This week, the House begins debate on a defense spending bill that would authorize the president to attack al-Qaida and its associates all over the world.
Supporters say the measure would give the U.S. more leeway to fight terrorists after the death of Osama bin Laden. But critics worry that it hands the White House too much power.
The last time Congress waded into this debate was September 2001, a week after the attacks that killed nearly 3,000 Americans. Lawmakers passed an Authorization to Use Military Force (AUMF) against the people who planned those attacks and the countries that harbored them; it didn't mention al-Qaida.
Well, a lot's changed in 10 years: Bin Laden's dead; al-Qaida has taken root in Yemen and Somalia; and Bobby Chesney, who teaches national security law at the University of Texas, says now might be a good time to update the law to cover new groups that are striking American troops.
"Groups like that that are not in any way encompassed by the original AUMF by its own terms, but that very clearly are engaging in combat operations against our soldiers in Afghanistan," Chesney says. "And of course, we should have a clear legal foundation for fighting back against them."
The defense authorization bill up for consideration by the House this week would do just that. The bill says the U.S. is at war with al-Qaida, the Taliban and associated forces. It gives the White House the power to take action against anyone who belongs to those groups or anyone who supports them, anywhere in the world.
For human rights lawyer David Remes, that's going too far.
"The fact of the matter is that it's a radical expansion of existing authority that would commit the United States to open-ended policing of the world. It would in effect make the United States the master of the world," says Remes, who works with the Washington-based Appeal for Justice.
Congress is giving up too much, Remes says. "It's a blank check to the president to wage war."
But Charles "Cully" Stimson, who worked on defense policy in the Bush administration, couldn't disagree more.
"It's not a blank check," Stimson says. "In fact, it fills in the blanks."
Stimson, now a senior legal fellow at the Heritage Foundation, said the new defense bill finally makes explicit that the administration can hold detainees until the end of any hostilities.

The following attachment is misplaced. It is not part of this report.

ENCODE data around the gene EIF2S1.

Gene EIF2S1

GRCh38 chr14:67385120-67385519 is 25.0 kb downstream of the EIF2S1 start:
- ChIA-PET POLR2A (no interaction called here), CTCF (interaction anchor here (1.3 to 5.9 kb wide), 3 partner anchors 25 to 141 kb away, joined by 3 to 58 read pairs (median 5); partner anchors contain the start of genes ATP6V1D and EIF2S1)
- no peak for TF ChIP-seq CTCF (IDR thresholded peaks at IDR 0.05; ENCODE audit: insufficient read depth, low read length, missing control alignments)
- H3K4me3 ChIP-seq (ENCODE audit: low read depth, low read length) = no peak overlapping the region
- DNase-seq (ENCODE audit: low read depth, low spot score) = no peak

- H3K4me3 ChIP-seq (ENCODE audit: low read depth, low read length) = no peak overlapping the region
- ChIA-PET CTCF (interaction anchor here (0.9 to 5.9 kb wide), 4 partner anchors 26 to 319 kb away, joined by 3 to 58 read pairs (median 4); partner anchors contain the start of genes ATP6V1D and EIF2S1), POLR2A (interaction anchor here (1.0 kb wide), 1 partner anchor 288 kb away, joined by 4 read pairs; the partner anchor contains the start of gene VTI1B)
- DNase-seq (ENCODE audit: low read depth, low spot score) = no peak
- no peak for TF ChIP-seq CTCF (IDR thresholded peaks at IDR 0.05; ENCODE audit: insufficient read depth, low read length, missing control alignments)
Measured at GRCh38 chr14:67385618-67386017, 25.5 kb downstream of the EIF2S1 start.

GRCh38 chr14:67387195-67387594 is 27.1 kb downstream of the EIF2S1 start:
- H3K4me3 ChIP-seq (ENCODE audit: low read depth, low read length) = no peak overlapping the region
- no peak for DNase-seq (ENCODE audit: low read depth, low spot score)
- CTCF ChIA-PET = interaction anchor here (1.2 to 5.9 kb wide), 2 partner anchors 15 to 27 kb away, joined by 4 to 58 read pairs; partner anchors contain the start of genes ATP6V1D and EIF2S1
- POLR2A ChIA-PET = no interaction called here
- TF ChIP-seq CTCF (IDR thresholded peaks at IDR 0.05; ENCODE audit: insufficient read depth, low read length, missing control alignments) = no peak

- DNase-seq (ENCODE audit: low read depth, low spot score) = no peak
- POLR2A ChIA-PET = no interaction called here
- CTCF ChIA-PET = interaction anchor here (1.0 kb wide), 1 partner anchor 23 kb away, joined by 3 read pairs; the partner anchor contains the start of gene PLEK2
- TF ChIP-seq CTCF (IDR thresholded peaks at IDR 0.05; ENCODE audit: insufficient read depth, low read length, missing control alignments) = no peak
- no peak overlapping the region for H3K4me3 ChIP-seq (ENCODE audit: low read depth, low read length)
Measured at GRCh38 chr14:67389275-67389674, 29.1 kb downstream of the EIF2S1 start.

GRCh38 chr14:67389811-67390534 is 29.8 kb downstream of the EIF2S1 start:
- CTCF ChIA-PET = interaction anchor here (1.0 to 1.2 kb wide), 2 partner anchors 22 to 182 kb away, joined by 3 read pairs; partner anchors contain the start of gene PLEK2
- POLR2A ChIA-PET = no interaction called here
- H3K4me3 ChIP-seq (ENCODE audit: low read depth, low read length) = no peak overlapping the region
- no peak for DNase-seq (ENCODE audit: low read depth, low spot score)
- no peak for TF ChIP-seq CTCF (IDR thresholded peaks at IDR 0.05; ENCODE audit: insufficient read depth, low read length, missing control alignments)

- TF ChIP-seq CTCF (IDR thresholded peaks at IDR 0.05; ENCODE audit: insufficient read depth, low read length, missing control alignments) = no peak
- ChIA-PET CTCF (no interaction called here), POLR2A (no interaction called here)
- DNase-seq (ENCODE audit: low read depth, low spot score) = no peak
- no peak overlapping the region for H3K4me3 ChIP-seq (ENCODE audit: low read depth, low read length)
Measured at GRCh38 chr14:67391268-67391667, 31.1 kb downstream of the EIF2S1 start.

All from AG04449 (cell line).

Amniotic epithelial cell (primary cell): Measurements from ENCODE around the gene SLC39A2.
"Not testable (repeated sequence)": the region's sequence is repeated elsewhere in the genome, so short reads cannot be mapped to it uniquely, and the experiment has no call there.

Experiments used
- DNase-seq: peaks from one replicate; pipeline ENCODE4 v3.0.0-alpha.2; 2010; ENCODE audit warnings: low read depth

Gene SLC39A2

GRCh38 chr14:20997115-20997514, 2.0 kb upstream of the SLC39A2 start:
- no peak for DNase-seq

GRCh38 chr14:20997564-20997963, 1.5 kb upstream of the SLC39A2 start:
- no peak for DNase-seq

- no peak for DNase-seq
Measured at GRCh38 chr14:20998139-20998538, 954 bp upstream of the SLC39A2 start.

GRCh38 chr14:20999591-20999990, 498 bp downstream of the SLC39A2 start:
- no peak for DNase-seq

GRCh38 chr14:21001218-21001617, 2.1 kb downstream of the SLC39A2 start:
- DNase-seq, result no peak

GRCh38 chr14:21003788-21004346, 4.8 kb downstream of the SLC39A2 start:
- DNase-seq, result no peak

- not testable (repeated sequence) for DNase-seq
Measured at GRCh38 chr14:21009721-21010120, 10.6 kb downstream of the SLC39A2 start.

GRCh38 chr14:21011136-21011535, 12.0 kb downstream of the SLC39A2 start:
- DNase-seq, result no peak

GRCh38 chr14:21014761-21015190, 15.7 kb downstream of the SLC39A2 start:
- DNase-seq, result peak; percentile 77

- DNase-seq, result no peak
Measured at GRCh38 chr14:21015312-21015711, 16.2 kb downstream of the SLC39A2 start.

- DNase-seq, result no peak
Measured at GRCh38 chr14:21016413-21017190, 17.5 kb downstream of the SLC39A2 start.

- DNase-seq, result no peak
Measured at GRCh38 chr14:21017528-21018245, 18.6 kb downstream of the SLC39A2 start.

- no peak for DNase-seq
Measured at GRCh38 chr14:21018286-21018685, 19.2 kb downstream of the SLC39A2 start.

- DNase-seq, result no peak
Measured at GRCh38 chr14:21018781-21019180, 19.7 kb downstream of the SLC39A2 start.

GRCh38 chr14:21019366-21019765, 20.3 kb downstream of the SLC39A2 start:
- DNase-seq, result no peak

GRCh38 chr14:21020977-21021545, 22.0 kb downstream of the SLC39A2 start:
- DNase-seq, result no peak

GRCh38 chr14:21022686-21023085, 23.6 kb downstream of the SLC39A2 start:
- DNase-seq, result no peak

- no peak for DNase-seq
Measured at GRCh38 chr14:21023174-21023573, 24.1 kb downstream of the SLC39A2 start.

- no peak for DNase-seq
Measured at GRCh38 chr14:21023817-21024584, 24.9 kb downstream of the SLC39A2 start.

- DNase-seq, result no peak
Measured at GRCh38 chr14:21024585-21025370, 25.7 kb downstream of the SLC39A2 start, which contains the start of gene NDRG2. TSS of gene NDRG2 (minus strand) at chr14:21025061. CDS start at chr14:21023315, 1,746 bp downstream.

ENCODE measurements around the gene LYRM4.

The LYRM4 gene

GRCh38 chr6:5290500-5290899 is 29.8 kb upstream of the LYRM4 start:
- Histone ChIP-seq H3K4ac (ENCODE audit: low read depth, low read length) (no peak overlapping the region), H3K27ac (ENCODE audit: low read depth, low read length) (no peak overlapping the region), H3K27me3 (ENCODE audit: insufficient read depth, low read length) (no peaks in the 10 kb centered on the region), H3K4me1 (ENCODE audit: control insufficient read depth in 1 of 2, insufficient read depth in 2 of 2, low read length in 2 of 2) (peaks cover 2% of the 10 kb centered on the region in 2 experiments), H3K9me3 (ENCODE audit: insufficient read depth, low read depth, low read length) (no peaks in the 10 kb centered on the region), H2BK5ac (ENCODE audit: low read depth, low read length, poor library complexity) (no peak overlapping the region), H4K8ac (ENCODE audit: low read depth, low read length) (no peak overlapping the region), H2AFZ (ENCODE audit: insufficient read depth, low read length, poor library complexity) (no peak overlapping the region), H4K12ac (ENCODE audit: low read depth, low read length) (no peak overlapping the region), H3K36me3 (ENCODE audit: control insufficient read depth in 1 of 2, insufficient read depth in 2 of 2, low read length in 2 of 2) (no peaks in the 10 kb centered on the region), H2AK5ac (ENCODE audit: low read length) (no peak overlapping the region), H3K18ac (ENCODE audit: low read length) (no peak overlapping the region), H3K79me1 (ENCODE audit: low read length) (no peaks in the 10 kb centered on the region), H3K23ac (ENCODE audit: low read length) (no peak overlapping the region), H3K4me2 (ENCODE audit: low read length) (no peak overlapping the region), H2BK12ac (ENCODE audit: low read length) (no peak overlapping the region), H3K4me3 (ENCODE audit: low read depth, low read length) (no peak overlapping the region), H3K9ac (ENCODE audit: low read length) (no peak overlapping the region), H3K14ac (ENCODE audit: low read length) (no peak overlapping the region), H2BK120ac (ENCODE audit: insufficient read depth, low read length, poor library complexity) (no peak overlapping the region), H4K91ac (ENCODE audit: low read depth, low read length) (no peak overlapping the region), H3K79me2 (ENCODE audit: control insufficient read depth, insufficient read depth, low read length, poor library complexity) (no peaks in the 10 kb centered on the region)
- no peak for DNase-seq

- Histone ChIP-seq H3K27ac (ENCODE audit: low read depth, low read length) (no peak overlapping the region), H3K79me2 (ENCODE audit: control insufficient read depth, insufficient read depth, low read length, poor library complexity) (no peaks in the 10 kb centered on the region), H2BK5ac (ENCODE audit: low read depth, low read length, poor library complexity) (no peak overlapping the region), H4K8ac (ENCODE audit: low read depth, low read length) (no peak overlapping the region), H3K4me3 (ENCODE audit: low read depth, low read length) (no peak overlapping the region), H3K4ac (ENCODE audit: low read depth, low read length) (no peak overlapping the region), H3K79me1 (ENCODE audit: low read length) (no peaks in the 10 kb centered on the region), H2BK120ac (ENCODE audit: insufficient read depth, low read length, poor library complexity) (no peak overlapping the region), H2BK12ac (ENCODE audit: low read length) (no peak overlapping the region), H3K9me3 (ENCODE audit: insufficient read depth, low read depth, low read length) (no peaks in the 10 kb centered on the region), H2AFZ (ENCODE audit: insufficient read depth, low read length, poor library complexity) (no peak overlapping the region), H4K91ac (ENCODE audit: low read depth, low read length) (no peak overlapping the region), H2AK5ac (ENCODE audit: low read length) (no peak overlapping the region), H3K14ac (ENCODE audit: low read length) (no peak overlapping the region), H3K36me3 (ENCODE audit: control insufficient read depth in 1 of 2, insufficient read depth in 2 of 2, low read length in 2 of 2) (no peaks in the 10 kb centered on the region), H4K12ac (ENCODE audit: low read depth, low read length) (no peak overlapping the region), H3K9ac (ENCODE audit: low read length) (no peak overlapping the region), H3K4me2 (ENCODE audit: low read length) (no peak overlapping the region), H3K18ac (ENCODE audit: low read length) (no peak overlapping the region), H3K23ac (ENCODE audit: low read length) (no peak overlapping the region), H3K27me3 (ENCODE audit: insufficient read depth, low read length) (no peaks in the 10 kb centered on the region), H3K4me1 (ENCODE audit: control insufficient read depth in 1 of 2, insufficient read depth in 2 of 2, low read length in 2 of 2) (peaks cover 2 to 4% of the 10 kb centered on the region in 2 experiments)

"It puts to rest this nagging argument that we've seen over and over and over again, that the AUMF does not specifically authorize detention," he says.
Those arguments are still nagging at human rights groups.
Laura Murphy, who runs the Washington legislative office at the American Civil Liberties Union, says that if the House bill moves forward, the conflict might never end.
"It could be like the war on drugs," she says. "No one has declared an end to the war on drugs."
Because the measure doesn't say the conflict is confined to, say, Iraq or Afghanistan, Murphy fears that it could lead to some alarming situations.
"Unlike the Authorization for Use of Military Force that was passed in 2001, it has no geographic boundaries, so the president could take America to war in any country in the world, including inside the United States itself," she adds.
Critics have another concern. The defense authorization bill moved through the House Armed Services Committee earlier this month in a marathon session. The provision that authorizes military force got only a few minutes of debate, after midnight.
Human rights groups hope the measure gets a more careful look this week. They have one final option: the Senate.
"The Senate has an obligation to be much more deliberative than the House has been, and to really give this particular provision full and fair hearings and debate," Murphy says.
Former Bush administration Attorney General Michael B. Mukasey told the bill's House sponsors Friday that the measure is "both timely and constructive."
Mukasey wrote House Armed Services Committee Chairman Howard "Buck" McKeon that the legislation "would add order and rationality to what has been an improvisational exercise overseen by judges who do not have the fact-finding resources of Congress or the accountability that comes from being responsible for protecting national security."
For its part, the White House has remained silent about its views on the legislation. In court cases filed by Guantanamo Bay detainees, President Obama has implied he's taking a lot of the authority to hold terrorism suspects that the House is debating whether to give him outright. Copyright 2011 National Public Radio. To see more, visit http://www.npr.org/.